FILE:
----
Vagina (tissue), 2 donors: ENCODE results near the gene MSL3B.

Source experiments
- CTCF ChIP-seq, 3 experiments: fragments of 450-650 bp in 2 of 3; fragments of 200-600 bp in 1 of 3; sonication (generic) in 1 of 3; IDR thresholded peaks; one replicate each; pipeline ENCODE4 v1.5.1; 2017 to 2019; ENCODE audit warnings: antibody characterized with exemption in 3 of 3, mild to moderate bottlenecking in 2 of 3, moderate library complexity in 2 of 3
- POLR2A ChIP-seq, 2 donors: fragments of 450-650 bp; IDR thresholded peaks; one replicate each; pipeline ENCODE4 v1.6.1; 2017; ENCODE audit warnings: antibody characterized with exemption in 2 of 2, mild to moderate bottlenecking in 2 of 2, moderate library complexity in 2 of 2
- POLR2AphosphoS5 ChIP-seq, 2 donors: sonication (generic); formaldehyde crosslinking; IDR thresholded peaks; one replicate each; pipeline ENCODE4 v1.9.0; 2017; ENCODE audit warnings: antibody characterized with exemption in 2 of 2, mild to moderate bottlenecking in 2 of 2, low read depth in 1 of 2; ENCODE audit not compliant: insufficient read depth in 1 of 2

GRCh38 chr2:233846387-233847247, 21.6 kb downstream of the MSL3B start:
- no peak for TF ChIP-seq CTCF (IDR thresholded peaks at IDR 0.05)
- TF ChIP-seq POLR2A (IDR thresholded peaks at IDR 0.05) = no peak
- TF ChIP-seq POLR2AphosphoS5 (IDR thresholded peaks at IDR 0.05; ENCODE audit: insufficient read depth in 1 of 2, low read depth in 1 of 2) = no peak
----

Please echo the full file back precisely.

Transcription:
Vagina (tissue), 2 donors: ENCODE results near the gene MSL3B.

Source experiments
- CTCF ChIP-seq, 3 experiments: fragments of 450-650 bp in 2 of 3; fragments of 200-600 bp in 1 of 3; sonication (generic) in 1 of 3; IDR thresholded peaks; one replicate each; pipeline ENCODE4 v1.5.1; 2017 to 2019; ENCODE audit warnings: antibody characterized with exemption in 3 of 3, mild to moderate bottlenecking in 2 of 3, moderate library complexity in 2 of 3
- POLR2A ChIP-seq, 2 donors: fragments of 450-650 bp; IDR thresholded peaks; one replicate each; pipeline ENCODE4 v1.6.1; 2017; ENCODE audit warnings: antibody characterized with exemption in 2 of 2, mild to moderate bottlenecking in 2 of 2, moderate library complexity in 2 of 2
- POLR2AphosphoS5 ChIP-seq, 2 donors: sonication (generic); formaldehyde crosslinking; IDR thresholded peaks; one replicate each; pipeline ENCODE4 v1.9.0; 2017; ENCODE audit warnings: antibody characterized with exemption in 2 of 2, mild to moderate bottlenecking in 2 of 2, low read depth in 1 of 2; ENCODE audit not compliant: insufficient read depth in 1 of 2

GRCh38 chr2:233846387-233847247, 21.6 kb downstream of the MSL3B start:
- no peak for TF ChIP-seq CTCF (IDR thresholded peaks at IDR 0.05)
- TF ChIP-seq POLR2A (IDR thresholded peaks at IDR 0.05) = no peak
- TF ChIP-seq POLR2AphosphoS5 (IDR thresholded peaks at IDR 0.05; ENCODE audit: insufficient read depth in 1 of 2, low read depth in 1 of 2) = no peak